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Rubenstein Broadcast President

February 01, 1986|PENNY PAGANO | Times Staff Writer

WASHINGTON — The Corp. for Public Broadcasting on Friday named Martin Rubenstein, the former head of the Mutual Broadcasting System, to be its new president and chief executive officer, a post that has been vacant since Edward J. Pfister resigned last May.

"We are very pleased by our selection," said CPB board chairman Sonia Landau, adding that Rubenstein "has an outstanding background and excellent leadership skills."

The board made its long-awaited decision to offer Rubenstein the job after a meeting Thursday night. An executive recruitment firm had recommended a number of candidates to a CPB selection committee, which narrowed the list to four names. Two of the finalists dropped out, leaving the board with Rubenstein and one other. CPB kept its list secret, and top officials in public broadcasting said they had no idea who the other candidates were.

CPB is a nonprofit corporation authorized by federal law to develop non-commercial radio and television programs. CPB funds the production and acquisition of programs for public broadcasting, and also provides grants to public radio and TV stations for their operating and programming costs.

The announcement of a new president for CPB has been eagerly awaited by the public-broadcasting community and other industry observers who see the need for a new president to to help create a more orderly management at the board. In the months since Pfister's highly publicized abrupt departure, the board has been operated by a three-man management team.

Pfister quit his job during a CPB board meeting in San Francisco after the board voted to withdraw its support to send a delegation of public broadcasters to the Soviet Union. Pfister, who frequently clashed with Landau, said at the time that he could not continue working amid political interference from the board. The 10 members of the board are appointed by the White House. The board's politically conservative majority includes Landau and five other Reagan appointees.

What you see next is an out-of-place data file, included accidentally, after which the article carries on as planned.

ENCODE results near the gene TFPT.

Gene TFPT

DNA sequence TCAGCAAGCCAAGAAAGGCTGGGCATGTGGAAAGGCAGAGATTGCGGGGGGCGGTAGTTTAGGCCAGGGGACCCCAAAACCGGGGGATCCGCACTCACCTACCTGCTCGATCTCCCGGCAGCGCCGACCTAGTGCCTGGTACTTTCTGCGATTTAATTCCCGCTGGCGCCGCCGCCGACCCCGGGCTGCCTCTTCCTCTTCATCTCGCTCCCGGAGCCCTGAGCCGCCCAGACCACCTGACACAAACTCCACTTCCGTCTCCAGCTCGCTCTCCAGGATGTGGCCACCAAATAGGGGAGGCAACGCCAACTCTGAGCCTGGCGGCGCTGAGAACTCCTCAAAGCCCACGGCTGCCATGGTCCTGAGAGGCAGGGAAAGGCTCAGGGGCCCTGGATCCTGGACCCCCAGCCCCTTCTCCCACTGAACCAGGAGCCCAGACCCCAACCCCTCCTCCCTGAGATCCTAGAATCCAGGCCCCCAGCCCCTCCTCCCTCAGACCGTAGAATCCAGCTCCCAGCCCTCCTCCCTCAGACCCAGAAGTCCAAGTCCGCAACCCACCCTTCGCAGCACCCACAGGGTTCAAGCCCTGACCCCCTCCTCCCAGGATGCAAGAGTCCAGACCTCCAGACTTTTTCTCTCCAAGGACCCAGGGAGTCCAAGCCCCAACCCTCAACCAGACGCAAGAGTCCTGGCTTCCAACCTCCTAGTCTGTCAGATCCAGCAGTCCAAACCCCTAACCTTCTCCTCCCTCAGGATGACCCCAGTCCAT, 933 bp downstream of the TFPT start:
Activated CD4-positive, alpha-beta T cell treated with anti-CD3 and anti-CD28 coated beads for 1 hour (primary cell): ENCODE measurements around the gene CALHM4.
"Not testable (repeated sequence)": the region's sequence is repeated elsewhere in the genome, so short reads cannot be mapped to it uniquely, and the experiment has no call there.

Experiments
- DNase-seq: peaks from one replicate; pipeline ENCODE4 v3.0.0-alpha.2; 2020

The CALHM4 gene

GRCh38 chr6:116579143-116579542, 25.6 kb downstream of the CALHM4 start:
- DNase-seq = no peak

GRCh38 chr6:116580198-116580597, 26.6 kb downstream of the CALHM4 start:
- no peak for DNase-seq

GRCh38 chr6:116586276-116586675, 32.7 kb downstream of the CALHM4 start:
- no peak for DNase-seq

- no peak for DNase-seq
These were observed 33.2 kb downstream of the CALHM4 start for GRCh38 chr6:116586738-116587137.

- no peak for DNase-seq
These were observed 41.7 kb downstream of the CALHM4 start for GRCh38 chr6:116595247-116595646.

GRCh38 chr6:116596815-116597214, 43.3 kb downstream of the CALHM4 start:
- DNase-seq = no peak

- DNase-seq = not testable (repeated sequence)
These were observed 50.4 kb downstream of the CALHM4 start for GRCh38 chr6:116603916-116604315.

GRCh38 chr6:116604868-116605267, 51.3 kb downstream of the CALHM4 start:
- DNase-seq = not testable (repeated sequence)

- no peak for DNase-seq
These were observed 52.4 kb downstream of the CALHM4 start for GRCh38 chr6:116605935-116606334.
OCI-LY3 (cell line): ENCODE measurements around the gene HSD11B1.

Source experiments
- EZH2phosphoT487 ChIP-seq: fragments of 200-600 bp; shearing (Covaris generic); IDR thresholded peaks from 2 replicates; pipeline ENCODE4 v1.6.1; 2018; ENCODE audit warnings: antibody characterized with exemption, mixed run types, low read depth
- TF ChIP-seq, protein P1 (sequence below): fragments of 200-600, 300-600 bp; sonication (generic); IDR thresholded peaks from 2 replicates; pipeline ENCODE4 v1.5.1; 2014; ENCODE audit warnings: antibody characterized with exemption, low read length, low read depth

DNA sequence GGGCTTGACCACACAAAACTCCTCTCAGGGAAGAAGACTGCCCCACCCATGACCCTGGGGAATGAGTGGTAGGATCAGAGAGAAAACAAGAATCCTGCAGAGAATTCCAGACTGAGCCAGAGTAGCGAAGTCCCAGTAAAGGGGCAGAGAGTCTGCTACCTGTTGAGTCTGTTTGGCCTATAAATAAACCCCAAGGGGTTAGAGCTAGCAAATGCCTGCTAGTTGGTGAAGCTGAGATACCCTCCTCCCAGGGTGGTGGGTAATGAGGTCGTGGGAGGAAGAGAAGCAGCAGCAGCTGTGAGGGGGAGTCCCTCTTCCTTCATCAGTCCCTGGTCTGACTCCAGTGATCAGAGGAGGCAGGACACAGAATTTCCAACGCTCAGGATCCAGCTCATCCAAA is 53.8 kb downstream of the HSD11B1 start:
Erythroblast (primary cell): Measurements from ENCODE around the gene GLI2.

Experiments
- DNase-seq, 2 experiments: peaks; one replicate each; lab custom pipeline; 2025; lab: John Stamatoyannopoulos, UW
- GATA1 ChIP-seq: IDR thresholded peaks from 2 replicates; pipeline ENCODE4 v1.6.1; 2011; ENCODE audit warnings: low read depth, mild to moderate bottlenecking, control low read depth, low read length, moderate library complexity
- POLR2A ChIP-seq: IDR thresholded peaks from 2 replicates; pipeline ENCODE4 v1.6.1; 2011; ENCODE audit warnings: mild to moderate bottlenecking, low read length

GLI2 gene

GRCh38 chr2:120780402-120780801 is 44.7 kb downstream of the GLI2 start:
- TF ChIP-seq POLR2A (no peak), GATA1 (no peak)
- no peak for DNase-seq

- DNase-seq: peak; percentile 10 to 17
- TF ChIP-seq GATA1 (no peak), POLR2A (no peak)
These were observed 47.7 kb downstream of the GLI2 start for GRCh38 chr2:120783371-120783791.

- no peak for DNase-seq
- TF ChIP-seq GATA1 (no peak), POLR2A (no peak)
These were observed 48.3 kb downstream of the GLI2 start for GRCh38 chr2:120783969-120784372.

When Pfister left CPB, his salary was $83,300. A CPB spokesman said Friday that Rubenstein's salary has not been determined.

Public-broadcasting observers said that they hoped the appointment of a new president also would help ease some tensions on the board and enable the members to focus on policy and programming issues.

While the list of candidates for the president's job was not made public, Landau called the group interviewed by the board "outstanding."

"It's a good appointment," said Douglas J. Bennet Jr., president of National Public Radio, who applauded Rubenstein's background as a corporate executive and radio broadcaster. "We look forward to working closely with him."

Rubenstein was introduced officially at the CPB board meeting on Friday, and said he was honored to have been selected.

Rubenstein was president of the Mutual radio network from November, 1979, until April, 1984. He joined the company in 1978 as executive vice president for administration. Under Rubenstein's helm, a Mutual executive recalled, the network launched its fine-arts programming, and became the first radio network to distribute its programming by satellites.

Before joining Mutual, Rubenstein had worked for ABC for 17 years, including the position of vice president and general manager of ABC News.

Since he left Mutual in 1984, Rubenstein's biography said, he has been a communications consultant in the Washington area.

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